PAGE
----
Kaspersky Lab: Who controls your car unknowingly?


Her researchers Kaspersky Lab have examined the safety of applications for remote car control by many famous car manufacturers. As a result, the company's experts have discovered that all applications contain a number of security issues that could potentially allow criminals to cause significant damage to owners of connected cars.

Over the last few years, the active connection of cars to the Internet has begun. Connectivity includes not only their information and entertainment systems, but also critical vehicle systems, such as door locks and ignition systems, which are now accessible on the Internet. Kaspersky Lab

With the help of mobile applications, it is now possible to obtain the coordinates of the vehicle's position as well as its path, but also the opening of the doors, the engine startup and the control of additional devices inside the car. On the one hand, these functions are extremely useful. On the other hand, how manufacturers have secured these applications against the risk of digital attacks?

In order to find out, Kaspersky Lab researchers looked at seven remote auto-control applications developed by the largest automakers, which, according to Google Play statistics, have downloaded tens of thousands of users, and in some cases, up to five million times. The survey found that each of the applications under consideration contained several security issues.

The list of security issues that have been discovered includes:

  • Absence of defense against inverse engineering. As a result, malicious users can understand how the application works and detect a vulnerability that will allow them to gain access to server-side or multimedia media infrastructure.
  • No code integrity check, which is important because it allows criminals to integrate their own code into the application and replace the original program with a fake.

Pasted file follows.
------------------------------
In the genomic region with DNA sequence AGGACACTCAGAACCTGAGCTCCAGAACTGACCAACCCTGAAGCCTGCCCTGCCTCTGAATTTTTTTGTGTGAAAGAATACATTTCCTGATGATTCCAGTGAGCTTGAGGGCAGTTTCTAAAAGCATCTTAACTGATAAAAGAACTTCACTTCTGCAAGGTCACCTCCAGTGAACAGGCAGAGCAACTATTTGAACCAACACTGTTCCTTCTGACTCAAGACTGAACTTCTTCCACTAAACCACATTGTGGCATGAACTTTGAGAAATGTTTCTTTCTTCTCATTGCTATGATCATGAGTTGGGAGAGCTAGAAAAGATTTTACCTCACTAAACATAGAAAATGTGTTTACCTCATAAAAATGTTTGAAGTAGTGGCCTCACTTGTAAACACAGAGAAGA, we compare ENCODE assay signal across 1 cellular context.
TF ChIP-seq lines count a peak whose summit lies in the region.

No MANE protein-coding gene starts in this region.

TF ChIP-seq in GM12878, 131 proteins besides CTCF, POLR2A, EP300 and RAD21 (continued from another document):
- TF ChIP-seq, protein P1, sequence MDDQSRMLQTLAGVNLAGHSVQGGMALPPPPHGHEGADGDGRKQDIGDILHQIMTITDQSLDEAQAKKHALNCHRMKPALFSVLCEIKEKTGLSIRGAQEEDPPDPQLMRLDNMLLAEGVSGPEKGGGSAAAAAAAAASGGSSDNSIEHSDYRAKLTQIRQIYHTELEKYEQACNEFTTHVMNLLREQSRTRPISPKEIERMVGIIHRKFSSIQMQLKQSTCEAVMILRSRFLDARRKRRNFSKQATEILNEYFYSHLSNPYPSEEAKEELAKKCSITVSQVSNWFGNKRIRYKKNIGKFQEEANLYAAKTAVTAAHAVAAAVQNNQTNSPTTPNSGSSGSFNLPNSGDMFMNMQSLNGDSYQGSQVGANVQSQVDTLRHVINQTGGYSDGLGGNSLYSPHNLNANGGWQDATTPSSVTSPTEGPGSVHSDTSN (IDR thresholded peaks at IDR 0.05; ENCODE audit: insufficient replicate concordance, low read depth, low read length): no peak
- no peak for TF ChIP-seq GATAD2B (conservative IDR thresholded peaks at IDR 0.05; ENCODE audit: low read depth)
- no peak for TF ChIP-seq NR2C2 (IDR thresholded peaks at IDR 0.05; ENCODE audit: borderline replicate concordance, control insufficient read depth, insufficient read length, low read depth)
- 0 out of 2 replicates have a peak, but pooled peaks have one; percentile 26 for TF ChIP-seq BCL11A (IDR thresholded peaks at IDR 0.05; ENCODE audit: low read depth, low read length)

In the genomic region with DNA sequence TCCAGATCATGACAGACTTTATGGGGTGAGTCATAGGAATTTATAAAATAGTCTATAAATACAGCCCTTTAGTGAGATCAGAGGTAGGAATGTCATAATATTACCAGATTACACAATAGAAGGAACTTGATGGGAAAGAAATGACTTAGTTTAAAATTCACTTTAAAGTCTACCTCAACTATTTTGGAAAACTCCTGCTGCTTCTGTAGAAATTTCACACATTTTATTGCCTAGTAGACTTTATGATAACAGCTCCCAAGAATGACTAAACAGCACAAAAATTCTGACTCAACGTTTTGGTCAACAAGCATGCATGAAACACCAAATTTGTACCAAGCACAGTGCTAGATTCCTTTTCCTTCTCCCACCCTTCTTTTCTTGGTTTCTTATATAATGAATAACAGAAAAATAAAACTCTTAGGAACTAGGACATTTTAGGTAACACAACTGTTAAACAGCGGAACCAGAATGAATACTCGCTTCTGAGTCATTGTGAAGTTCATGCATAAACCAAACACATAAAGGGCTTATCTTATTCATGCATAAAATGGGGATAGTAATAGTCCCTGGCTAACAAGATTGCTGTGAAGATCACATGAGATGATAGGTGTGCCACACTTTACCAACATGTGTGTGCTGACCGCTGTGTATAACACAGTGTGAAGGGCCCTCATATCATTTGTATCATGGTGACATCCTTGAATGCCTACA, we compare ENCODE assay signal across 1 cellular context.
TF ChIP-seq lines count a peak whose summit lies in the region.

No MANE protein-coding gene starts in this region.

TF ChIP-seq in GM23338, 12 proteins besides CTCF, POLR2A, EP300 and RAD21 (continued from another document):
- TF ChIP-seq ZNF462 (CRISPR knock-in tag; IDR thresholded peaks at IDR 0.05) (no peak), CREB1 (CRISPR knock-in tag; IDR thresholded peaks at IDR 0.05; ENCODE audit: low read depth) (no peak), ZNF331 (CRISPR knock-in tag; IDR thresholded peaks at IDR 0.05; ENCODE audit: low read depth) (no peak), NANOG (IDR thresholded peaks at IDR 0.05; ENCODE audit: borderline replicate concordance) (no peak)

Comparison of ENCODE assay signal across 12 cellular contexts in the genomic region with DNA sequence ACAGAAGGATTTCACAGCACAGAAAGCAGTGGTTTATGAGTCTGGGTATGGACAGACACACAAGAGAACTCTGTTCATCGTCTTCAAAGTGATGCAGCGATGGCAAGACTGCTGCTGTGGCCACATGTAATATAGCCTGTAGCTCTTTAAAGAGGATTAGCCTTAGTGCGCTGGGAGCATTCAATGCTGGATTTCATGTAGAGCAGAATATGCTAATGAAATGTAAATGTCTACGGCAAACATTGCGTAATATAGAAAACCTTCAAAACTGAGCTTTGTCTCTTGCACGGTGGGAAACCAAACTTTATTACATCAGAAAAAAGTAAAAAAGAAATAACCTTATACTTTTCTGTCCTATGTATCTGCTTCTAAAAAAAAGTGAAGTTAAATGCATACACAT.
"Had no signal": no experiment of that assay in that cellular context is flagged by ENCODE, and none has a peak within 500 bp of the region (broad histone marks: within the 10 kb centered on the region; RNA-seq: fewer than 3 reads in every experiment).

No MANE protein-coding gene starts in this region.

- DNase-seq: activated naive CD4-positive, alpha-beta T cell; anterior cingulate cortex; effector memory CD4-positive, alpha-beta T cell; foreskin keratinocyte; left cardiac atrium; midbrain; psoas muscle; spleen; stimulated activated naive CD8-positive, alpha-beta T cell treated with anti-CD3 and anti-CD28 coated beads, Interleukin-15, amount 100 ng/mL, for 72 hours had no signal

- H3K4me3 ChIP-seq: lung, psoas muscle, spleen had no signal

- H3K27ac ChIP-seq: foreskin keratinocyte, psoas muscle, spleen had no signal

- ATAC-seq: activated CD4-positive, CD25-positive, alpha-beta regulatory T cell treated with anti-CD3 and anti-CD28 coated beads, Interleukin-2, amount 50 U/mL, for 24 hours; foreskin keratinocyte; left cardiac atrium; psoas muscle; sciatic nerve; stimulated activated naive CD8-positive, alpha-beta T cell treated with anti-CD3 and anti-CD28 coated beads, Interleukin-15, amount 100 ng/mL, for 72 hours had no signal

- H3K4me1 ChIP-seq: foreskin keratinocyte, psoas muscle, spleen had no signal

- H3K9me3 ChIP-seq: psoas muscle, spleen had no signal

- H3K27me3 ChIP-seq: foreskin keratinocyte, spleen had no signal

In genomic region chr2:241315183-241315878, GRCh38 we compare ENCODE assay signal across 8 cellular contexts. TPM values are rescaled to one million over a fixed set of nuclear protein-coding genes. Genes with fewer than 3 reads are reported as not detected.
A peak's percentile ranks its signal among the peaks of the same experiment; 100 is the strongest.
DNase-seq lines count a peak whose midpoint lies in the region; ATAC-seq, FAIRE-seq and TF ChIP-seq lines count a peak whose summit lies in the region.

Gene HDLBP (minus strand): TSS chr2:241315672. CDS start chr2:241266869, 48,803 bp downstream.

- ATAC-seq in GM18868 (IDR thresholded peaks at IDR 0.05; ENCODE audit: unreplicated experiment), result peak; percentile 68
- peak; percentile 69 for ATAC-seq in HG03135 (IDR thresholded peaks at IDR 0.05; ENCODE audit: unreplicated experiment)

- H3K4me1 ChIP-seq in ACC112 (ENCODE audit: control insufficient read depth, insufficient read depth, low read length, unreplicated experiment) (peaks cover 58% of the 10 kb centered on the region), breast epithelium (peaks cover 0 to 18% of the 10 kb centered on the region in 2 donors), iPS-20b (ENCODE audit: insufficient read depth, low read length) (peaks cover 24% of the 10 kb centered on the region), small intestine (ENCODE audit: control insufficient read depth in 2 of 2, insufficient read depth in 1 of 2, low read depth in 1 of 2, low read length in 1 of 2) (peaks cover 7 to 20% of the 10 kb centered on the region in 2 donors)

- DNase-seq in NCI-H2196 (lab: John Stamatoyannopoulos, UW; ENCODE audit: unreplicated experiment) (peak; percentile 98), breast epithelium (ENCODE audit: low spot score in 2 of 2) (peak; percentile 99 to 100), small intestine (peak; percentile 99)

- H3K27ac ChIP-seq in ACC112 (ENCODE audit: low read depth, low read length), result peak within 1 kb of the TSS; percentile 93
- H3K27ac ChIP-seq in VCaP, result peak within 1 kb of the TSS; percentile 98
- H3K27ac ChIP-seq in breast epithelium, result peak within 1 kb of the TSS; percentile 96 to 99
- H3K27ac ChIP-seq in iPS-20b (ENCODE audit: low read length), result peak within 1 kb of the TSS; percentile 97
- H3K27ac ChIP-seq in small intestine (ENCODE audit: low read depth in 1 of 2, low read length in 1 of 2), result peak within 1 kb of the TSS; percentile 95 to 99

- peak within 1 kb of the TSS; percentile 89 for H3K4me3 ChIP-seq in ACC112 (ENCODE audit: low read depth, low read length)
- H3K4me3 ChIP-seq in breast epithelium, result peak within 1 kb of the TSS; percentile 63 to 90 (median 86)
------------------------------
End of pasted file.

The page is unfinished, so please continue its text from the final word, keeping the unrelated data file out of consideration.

• Absence of rooting techniques. "Root" privileges provide Trojans with almost unlimited capabilities and leave the application defenseless.
  • Lack of protection against application overlay techniques. This helps malicious applications run phishing windows and steal user login information.
  • Save logins and passwords in plain text. Using this weakness, a criminal can steal user data relatively easily.

After the successful violation, an intruder can gain control of the car, unlock the doors, deactivate the security alarm and, in theory, steal the vehicle.

In any case, the attacker will have to make some extra preparations, such as enticing the users of the applications to install specially designed malicious applications, which will then invade the device and gain access to the car application. However, as Kaspersky Lab experts have concluded from research into many other malicious applications targeting online banking and other important information, this is unlikely to be a problem for criminals with experience in social engineering techniques if they decide to turn. against owners of connected cars.

"The main conclusion of our research is that, in their current state, connected car applications are not ready to deal with malware attacks. If one is considering the security of a connected car, one should not only look at the security of the infrastructure on the server side. We expect carmakers to follow the same path that banks have taken with their applications. Initially, online banking applications did not have all the security features mentioned in our research. Today, after multiple cases of attacks on banking applications, many banks have improved the security of their products. Fortunately, we have not yet detected any cases of attacks against car applications, which means that car dealers still have time to get things right. Exactly how long they have is unknown. Modern Trojans are very flexible - one day they can act like regular adware, and the next day they can easily download a new setting that will allow them to target new applications. "The attack area in this case is really large." said Victor Chebyshev, Kaspersky Lab security expert.

Her researchers Kaspersky Lab advise users of connected car applications to follow the tips below to protect their cars and personal data from possible digital attacks:

  • Avoid "root" on your Android device as it will open almost unlimited possibilities for malicious applications
  • Disable the ability to install apps from sources other than official app stores.
  • Upgrade your device's operating system to the latest version in order to reduce software vulnerabilities and reduce the risk of attack.
  • Install a proven security solution to protect your device from digital attacks.

For more information on threats of connected cars, visit the dedicated website Securelist.com.


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